OKLAHOMA CITY — Woody Guthrie's writings, recordings and artwork will land in his native state after an Oklahoma foundation bought the collection, with plans for a display that concentrates on his artistry rather than the populist politics that divided local opinion over the years.
Guthrie, known for the anthem, "This Land is Your Land" and his songs about the poor and downtrodden, is remembered mostly as a musician, composer and singer, but was also a literary figure and an artist, said Bob Blackburn, executive director of the Oklahoma Historical Society.
"Woody Guthrie was a crossroads of creativity," Blackburn said. "Woody Guthrie reveals so much about our history."
The George Kaiser Family Foundation, a charitable organization based in Tulsa, announced Wednesday that it purchased the archives and plans to open the Woody Guthrie Center in Tulsa by the end of 2012 to mark the centennial of the singer's birth.
The foundation did not disclose how much it paid for the collection, which includes the original handwritten copy of "This Land is Your Land." Also included are original musical recordings, handwritten songbooks and almost 3,000 song lyrics, rare books by and about Guthrie, more than 700 pieces of artwork, letters and postcards, more than 500 photographs, Guthrie's annotated record collection and personal papers detailing family matters, his World War II military service and musical career.
The archive had been housed in the Mount Kisco, N.Y., home of Nora Guthrie, the songwriter's daughter. Woody Guthrie, a native of Okemah, died of Huntington's disease, a hereditary neurodegenerative condition, in 1967 at the age of 55.
While Guthrie's social activism rubbed some conservative Oklahomans the wrong way, Blackburn said his songs reflect the down-to-earth sentiment of the state where he was born.
"Woody Guthrie never changed his opinion," Blackburn said. "Woody Guthrie was a populist who was fearful of big business, fearful of big government. That populist message came out of Oklahoma's red soil."
Oklahoma musician and music historian Steve Ripley, who has performed with Bob Dylan and also worked with Oklahoma native Leon Russell, said Guthrie's work influenced them and other musicians including Bruce Springsteen.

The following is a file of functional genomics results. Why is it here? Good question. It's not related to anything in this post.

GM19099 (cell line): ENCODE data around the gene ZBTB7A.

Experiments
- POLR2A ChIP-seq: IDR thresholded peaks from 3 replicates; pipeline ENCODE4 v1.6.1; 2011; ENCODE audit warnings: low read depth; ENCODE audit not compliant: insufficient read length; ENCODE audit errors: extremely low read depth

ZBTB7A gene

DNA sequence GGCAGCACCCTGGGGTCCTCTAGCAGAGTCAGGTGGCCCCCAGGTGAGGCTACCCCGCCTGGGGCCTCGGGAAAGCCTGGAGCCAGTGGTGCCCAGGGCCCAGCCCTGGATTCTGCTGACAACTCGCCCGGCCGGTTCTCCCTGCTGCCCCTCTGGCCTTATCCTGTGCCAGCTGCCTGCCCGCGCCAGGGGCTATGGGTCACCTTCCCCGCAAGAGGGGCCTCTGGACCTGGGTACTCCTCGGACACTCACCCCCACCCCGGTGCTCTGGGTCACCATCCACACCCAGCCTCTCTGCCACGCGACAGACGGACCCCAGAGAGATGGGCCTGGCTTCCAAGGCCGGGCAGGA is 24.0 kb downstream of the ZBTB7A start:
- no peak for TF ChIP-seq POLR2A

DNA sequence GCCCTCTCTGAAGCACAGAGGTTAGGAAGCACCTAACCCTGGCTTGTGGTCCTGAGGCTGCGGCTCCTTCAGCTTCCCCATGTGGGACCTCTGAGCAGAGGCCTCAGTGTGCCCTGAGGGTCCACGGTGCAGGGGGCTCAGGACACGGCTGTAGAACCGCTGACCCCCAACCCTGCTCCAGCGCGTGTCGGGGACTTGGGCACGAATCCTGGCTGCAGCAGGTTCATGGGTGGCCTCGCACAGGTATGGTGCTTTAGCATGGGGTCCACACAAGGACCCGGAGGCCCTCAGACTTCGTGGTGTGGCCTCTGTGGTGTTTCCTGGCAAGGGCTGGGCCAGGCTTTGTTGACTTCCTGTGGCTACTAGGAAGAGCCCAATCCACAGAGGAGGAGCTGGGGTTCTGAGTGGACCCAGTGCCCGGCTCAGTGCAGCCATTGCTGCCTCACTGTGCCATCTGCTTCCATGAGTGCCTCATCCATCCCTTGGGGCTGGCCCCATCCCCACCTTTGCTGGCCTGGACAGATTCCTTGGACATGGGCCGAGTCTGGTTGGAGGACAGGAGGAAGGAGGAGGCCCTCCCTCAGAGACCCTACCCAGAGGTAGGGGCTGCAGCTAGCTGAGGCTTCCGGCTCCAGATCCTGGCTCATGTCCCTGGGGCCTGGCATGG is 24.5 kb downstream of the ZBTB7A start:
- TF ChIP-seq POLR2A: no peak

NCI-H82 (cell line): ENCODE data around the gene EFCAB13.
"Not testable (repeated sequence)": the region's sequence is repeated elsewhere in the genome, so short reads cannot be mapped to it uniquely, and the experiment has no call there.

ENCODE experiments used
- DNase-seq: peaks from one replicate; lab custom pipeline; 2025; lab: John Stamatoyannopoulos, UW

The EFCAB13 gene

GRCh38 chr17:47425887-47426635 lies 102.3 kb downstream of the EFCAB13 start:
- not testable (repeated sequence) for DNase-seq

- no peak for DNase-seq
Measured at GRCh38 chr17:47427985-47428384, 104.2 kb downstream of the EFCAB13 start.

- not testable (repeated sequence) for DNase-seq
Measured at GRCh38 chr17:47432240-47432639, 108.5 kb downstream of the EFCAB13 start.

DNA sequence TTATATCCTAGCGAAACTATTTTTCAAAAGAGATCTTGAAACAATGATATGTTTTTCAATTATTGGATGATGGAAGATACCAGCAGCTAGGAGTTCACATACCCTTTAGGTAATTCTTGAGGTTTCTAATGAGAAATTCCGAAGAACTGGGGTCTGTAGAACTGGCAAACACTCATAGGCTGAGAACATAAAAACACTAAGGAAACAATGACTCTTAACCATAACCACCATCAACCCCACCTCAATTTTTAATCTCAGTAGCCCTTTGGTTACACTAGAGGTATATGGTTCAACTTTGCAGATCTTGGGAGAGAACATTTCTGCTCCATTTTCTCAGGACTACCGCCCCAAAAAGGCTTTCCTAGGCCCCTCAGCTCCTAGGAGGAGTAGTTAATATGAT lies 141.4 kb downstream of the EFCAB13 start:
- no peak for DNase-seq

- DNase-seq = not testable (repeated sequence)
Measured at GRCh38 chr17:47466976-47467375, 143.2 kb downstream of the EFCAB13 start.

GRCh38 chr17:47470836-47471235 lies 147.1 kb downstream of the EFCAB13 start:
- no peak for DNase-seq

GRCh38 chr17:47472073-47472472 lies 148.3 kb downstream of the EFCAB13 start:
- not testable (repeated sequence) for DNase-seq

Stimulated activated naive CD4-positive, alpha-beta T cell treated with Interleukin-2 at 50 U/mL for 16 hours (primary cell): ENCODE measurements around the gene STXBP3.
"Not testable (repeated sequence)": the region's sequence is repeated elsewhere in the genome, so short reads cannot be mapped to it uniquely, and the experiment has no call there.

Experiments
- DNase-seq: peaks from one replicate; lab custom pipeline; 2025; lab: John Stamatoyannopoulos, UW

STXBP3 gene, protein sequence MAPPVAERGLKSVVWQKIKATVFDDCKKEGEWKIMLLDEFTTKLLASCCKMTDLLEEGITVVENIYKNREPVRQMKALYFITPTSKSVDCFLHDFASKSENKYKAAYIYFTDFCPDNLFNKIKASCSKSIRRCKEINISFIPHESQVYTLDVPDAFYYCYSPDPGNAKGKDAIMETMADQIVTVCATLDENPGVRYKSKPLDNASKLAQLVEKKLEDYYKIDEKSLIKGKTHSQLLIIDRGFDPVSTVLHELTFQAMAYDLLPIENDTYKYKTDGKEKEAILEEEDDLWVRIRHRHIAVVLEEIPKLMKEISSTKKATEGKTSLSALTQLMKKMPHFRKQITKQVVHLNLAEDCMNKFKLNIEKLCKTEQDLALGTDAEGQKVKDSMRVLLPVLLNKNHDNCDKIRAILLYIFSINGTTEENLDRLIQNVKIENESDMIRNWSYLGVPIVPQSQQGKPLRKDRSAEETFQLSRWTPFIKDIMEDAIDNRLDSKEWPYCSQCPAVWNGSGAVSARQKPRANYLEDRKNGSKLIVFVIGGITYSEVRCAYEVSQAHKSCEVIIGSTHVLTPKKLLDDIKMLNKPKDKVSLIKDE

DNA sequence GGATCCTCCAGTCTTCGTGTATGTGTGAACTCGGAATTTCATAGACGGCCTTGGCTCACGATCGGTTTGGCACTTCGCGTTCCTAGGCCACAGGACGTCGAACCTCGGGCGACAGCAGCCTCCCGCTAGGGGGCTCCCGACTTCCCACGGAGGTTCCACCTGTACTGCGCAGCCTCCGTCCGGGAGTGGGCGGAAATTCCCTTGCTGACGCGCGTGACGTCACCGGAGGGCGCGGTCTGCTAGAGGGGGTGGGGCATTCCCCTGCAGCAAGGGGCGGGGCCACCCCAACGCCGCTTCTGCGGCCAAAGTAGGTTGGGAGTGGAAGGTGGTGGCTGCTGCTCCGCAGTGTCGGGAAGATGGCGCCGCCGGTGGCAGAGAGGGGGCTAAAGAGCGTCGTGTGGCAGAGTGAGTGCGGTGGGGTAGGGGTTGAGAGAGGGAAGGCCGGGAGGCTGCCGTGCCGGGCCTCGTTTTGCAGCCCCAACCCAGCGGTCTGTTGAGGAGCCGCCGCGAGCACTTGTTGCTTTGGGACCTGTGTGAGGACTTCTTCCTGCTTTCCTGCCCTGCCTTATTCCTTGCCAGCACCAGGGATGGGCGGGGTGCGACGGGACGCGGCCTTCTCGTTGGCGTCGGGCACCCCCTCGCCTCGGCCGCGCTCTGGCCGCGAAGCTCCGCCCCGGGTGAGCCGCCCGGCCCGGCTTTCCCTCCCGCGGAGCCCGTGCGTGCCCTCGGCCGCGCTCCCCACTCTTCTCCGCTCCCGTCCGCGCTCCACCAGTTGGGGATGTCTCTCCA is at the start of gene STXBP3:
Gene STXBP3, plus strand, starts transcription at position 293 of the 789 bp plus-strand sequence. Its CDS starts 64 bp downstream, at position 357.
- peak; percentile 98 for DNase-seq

"Most people recognize him as America's songwriter," Ripley said. "He's so important in his own right. He's writing about everything, and that was his genius."
Guthrie did not have much of an audience for his music early in his career, Blackburn said, but his popularity soared during the economic and cultural tumult caused by the Great Depression.
"Only then did he really find an audience," Blackburn said. "As the country's attitude started changing, it came in line with Woody's populist origins."
Guthrie's popularity in his home state suffered as it became more politically conservative, and he was even portrayed as anti-American.
Ripley noted that during World War II, Guthrie penned songs that railed against fascism, including "All You Fascists Bound To Lose," and sang for troops to buoy their spirits while serving with the Army and U.S. Merchant Marine.
"He wrote so many great songs that are pointedly pro-American," Ripley said. "They weren't running around knocking America. That stuff was not let's tear down America. It was let's build up America."
Attitudes about Guthrie have shifted over the past decade as Oklahomans renewed their interest in his life and music, Blackburn said. Today, a portrait of Guthrie hangs in the rotunda of the Oklahoma State Capitol and the Woody Guthrie Folk Festival is held annually in Okemah to coincide with his birthday on July 12.
The new four-building arts hub in Tulsa will feature public displays from the Guthrie archives and research space for scholars and artists "so the story of this extraordinary Oklahoman can be told for generations to come," the George Kaiser Family Foundation's executive director Ken Levit said in a statement.
Blackburn said the archive will ensure that Guthrie's art remains timeless like that of another Oklahoma native, Will Rogers.
It "will be more than a collection of one man's art," he said. "It will be a tool for education, inspiration for artists and a window through which every man and woman anywhere in the world can search for a better understanding of the human experience."
Information from: Tulsa World, http://www.tulsaworld.com